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HAZEN ENGINEERING COMPANY v. PITTSBURGH. (06/10/59)

June 10, 1959

HAZEN ENGINEERING COMPANY, APPELLANT,
v.
PITTSBURGH.



Appeal, No. 48, April T., 1959, from decree of Court of Common Pleas of Allegheny County, Jan. T., 1952, No. 2578, in case of Hazen Engineering Company v. City of Pittsburgh et al. Decree affirmed.

COUNSEL

Louis Vaira, with him Albert G. Brown, for appellant.

Edmund W. Ridall, Jr., Assistant School Solicitor, with him Niles Anderson, School Solicitor, for School District of Pittsburgh, appellee.

Regis C. Nairn, Assistant City Solicitor, and David Stahl, City Solicitor, for City of Pittsburgh, appellee.

Before Rhodes, P.j., Hirt, Gunther, Wright, Woodside, Ervin, and Watkins, JJ.

Author: Woodside

[ 189 Pa. Super. Page 533]

OPINION BY WOODSIDE, J.

In an effort to determine a simple legal problem, based upon facts easily ascertainable and beyond legitimate dispute, the appellant corporation filed a bill in equity on December 10, 1951. It, and presumably the taxing authorities, wanted to know whether the corporation was a "manufacturer," as the term is used in a tax ordinance of the City of Pittsburgh, and the act authorizing the adoption thereof, and an act imposing a tax on residents of the school district of that city.

The city and school district both answered the bill, and after considerable testimony was taken, an adjudication was filed by the chancellor on August 27, 1956. Exceptions to the adjudication were filed and the matter finally disposed of in the court below on September 8, 1958, nearly seven years after the bill in equity was filed.

The adjudication, and the opinion written on exceptions to it, dealt almost exclusively with findings of fact. Indeed, everybody connected with the case seems to have become so steeped in the ascertainment of facts that little attention was given to the applicable ordinance, statutes, and decisions. Even so, without the aid of the unprinted record and the oral argument, it would have been impossible for us to determine the facts with sufficient clarity to apply the law to them.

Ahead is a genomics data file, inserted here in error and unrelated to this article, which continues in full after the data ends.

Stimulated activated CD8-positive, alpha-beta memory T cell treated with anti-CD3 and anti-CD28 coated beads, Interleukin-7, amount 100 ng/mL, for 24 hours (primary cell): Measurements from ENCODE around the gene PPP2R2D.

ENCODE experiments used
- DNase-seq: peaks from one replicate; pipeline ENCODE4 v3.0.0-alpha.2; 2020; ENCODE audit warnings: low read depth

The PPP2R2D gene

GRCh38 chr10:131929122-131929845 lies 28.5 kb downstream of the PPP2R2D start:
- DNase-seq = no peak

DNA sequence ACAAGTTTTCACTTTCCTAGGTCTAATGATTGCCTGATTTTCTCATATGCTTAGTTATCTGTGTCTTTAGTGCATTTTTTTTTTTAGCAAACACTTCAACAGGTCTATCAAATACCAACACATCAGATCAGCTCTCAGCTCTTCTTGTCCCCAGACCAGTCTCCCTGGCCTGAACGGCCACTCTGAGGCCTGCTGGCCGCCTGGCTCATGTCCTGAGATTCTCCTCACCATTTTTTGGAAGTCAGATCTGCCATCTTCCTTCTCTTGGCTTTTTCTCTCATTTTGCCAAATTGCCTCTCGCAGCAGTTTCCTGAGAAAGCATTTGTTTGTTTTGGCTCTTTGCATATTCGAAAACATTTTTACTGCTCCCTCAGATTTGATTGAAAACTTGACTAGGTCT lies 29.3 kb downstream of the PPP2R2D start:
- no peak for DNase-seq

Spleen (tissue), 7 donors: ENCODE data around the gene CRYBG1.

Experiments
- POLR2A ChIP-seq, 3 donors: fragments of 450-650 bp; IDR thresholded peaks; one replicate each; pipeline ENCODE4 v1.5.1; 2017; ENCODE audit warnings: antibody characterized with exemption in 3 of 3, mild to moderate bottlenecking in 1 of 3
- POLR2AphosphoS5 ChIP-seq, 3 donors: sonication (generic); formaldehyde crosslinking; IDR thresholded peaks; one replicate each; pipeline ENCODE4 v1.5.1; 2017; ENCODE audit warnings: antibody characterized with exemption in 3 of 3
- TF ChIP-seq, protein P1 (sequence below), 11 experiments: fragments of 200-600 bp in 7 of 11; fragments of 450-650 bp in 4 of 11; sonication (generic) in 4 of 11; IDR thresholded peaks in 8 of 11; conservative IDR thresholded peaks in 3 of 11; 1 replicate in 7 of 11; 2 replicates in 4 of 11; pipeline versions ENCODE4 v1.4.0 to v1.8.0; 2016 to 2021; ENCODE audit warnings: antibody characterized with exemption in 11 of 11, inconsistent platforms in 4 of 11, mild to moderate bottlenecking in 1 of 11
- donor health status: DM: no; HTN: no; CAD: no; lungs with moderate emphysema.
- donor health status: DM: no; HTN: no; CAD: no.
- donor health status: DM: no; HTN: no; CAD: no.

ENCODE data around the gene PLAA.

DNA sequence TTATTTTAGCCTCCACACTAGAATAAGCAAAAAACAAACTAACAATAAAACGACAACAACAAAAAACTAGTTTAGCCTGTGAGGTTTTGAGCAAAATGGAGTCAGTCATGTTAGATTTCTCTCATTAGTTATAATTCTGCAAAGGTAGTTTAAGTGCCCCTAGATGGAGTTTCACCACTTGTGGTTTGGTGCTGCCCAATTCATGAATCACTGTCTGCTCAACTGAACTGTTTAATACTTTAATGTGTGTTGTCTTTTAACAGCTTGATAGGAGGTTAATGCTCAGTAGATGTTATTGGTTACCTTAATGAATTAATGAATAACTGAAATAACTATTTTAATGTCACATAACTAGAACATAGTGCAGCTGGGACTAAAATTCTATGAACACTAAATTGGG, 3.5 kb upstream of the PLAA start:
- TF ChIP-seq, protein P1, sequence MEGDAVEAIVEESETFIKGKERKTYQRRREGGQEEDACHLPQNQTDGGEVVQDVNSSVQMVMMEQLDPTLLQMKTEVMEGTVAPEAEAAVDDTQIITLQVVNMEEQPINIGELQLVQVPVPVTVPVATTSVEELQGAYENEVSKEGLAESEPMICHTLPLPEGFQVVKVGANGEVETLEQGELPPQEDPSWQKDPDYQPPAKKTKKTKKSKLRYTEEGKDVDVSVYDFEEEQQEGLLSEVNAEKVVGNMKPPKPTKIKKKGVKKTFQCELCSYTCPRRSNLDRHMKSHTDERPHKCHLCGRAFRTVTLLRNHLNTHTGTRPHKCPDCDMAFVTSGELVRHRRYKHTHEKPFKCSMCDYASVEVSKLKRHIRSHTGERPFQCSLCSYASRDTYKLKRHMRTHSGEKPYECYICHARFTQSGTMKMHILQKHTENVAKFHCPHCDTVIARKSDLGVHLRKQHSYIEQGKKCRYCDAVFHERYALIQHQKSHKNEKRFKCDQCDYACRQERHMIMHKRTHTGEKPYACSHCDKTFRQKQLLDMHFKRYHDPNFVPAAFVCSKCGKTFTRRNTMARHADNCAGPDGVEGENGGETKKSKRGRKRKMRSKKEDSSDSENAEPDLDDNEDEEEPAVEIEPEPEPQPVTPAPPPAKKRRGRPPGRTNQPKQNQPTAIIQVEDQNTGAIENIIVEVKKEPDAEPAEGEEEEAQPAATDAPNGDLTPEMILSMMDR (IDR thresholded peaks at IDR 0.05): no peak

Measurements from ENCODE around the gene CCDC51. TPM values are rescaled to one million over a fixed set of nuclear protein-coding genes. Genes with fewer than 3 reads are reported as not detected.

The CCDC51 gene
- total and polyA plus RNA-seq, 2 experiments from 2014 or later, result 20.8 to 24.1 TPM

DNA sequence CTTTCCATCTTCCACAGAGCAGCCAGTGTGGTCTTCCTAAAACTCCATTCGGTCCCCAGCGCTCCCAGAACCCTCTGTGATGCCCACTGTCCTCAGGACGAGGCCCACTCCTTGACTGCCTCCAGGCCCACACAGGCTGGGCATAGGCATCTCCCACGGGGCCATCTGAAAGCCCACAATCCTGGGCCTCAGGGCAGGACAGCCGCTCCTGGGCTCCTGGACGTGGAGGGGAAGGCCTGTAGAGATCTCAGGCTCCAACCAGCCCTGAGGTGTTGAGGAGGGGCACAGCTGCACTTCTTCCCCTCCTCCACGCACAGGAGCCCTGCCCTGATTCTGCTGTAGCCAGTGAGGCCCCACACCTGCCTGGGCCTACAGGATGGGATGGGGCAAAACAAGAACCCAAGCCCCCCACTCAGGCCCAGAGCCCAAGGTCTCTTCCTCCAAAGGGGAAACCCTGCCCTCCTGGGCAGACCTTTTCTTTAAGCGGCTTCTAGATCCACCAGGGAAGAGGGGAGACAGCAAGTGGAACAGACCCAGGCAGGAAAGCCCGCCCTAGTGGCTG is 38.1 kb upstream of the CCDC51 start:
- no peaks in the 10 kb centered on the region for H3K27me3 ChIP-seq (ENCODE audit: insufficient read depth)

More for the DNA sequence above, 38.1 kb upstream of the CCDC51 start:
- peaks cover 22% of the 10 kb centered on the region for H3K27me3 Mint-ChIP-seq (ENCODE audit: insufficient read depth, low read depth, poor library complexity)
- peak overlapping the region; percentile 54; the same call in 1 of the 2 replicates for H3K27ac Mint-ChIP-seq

Under these circumstances, it seems advisable to refer briefly to the inefficiencies of a practice which, after seven years of litigation, permits a case to reach an appellate court with inadequate development of facts, especially when the facts should never have been in actual dispute in the first place.

[ 189 Pa. Super. Page 534]

A century ago when a similar question was before the Court, "the parties agreed upon the facts as a case stated." Norris Bros. v. The Commonwealth, 27 Pa. 494 (1856). Why should we not be able to thus expedite similar cases today? An investigation, no more thorough and time-consuming than was necessary for the proper presentation of testimony, should have enabled counsel in this case to stipulate the facts which could have been stated more fully and more clearly than was possible through presentation of oral testimony.*fn1

Of course, a solicitor's effort to stipulate facts can be defeated by the taxpayer refusing to state fully and accurately the manner of his doing business, and by his refusing the taxing authorities a reasonable opportunity to check the relevant facts.

We are confident that the solicitors' offices do not insist upon the taking of testimony with the hope that the taxpayers may fail to accurately establish the facts and thus be deprived of the right that would be theirs if the court had the whole truth. Solicitors, like attorneys

[ 189 Pa. Super. Page 535]

    general, always win when justice is done, and always lose when justice is denied, for whatever reason. There could be no just criticism of the solicitors for agreeing in open court to facts in cases like this. As we view it, solicitors, in stipulating facts wherever possible, are merely assuming a proper legal responsibility imposed upon them as officers of the court. We strongly recommend that the practice followed in this case be carefully examined by counsel and court, and that, hereafter, in cases where it is practical and convenient to do so, and particularly in tax matters of this ...


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